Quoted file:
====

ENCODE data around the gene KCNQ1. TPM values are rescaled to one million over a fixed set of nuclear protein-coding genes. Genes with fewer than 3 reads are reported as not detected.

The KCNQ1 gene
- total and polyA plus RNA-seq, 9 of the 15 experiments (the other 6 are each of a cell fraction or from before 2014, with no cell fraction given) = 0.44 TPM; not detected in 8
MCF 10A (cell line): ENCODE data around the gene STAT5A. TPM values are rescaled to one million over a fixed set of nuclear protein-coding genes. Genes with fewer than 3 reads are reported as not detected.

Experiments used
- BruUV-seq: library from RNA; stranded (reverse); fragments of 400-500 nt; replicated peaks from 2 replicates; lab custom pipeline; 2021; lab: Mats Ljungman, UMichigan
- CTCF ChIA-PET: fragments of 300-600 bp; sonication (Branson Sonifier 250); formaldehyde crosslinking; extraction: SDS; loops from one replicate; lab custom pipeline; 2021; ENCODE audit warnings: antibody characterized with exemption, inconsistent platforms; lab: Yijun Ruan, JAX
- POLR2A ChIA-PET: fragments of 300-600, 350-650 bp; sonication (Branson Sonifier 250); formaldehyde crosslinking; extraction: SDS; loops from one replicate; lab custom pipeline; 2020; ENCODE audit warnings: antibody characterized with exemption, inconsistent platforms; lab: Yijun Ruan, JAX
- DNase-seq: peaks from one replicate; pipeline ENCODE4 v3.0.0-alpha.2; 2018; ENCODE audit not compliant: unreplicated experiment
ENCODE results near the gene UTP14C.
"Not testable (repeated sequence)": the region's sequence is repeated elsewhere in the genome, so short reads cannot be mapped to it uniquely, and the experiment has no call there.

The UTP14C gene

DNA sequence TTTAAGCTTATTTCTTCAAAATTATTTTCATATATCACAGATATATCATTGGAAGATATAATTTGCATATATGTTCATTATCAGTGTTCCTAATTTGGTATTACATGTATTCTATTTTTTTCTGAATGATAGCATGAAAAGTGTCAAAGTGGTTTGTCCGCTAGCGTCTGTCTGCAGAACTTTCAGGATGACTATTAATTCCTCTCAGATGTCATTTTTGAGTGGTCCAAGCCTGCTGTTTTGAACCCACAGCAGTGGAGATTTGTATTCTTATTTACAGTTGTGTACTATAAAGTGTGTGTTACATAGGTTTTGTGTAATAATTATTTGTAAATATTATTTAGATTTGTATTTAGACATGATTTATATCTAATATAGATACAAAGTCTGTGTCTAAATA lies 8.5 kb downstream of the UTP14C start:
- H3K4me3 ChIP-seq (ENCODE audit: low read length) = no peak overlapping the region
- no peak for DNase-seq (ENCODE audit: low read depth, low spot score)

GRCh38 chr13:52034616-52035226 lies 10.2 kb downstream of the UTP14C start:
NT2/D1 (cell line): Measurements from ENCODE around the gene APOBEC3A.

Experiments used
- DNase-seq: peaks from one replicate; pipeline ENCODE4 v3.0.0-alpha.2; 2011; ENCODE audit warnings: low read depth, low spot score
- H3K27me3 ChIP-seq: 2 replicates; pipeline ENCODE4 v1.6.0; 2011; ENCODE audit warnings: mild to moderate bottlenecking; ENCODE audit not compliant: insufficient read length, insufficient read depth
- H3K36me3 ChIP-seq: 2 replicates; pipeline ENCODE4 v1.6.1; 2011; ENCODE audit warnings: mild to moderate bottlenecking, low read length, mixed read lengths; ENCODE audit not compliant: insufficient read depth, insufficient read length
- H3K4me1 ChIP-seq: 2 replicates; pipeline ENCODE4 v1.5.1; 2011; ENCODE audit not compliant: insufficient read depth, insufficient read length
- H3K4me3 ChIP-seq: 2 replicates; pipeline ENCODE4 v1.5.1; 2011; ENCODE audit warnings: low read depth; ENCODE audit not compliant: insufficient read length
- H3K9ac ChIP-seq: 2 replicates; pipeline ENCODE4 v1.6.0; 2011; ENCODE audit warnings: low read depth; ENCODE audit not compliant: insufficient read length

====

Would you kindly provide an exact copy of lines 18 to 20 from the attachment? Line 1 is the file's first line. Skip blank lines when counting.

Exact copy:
Experiments used
- DNase-seq: peaks from one replicate; pipeline ENCODE4 v3.0.0-alpha.2; 2011; ENCODE audit warnings: low read depth, low spot score
- H3K27me3 ChIP-seq: 2 replicates; pipeline ENCODE4 v1.6.0; 2011; ENCODE audit warnings: mild to moderate bottlenecking; ENCODE audit not compliant: insufficient read length, insufficient read depth